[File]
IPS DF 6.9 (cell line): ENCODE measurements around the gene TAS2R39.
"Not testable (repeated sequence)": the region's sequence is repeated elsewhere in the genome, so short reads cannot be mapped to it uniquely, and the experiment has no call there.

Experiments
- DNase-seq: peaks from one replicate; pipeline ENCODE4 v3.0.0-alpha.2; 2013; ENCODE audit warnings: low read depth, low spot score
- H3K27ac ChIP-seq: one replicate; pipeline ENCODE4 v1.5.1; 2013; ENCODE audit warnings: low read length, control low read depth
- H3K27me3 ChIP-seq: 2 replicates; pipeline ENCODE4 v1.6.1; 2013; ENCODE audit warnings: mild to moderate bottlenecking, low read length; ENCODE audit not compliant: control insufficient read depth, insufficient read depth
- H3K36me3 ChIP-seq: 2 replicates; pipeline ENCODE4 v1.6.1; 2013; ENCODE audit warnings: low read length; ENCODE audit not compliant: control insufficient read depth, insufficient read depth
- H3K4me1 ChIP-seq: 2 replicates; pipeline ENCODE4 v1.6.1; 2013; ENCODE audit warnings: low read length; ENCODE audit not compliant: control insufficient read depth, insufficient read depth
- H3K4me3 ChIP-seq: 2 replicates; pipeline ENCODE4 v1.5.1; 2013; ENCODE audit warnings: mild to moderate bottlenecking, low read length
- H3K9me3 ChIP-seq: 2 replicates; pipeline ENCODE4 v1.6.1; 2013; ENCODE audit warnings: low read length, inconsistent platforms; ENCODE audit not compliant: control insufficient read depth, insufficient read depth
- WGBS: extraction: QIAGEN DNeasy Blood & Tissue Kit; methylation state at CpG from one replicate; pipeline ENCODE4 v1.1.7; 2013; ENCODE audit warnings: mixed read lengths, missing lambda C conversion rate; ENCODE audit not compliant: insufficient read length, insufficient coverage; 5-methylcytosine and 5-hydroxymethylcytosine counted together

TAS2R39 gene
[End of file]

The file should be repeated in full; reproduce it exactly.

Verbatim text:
IPS DF 6.9 (cell line): ENCODE measurements around the gene TAS2R39.
"Not testable (repeated sequence)": the region's sequence is repeated elsewhere in the genome, so short reads cannot be mapped to it uniquely, and the experiment has no call there.

Experiments
- DNase-seq: peaks from one replicate; pipeline ENCODE4 v3.0.0-alpha.2; 2013; ENCODE audit warnings: low read depth, low spot score
- H3K27ac ChIP-seq: one replicate; pipeline ENCODE4 v1.5.1; 2013; ENCODE audit warnings: low read length, control low read depth
- H3K27me3 ChIP-seq: 2 replicates; pipeline ENCODE4 v1.6.1; 2013; ENCODE audit warnings: mild to moderate bottlenecking, low read length; ENCODE audit not compliant: control insufficient read depth, insufficient read depth
- H3K36me3 ChIP-seq: 2 replicates; pipeline ENCODE4 v1.6.1; 2013; ENCODE audit warnings: low read length; ENCODE audit not compliant: control insufficient read depth, insufficient read depth
- H3K4me1 ChIP-seq: 2 replicates; pipeline ENCODE4 v1.6.1; 2013; ENCODE audit warnings: low read length; ENCODE audit not compliant: control insufficient read depth, insufficient read depth
- H3K4me3 ChIP-seq: 2 replicates; pipeline ENCODE4 v1.5.1; 2013; ENCODE audit warnings: mild to moderate bottlenecking, low read length
- H3K9me3 ChIP-seq: 2 replicates; pipeline ENCODE4 v1.6.1; 2013; ENCODE audit warnings: low read length, inconsistent platforms; ENCODE audit not compliant: control insufficient read depth, insufficient read depth
- WGBS: extraction: QIAGEN DNeasy Blood & Tissue Kit; methylation state at CpG from one replicate; pipeline ENCODE4 v1.1.7; 2013; ENCODE audit warnings: mixed read lengths, missing lambda C conversion rate; ENCODE audit not compliant: insufficient read length, insufficient coverage; 5-methylcytosine and 5-hydroxymethylcytosine counted together

TAS2R39 gene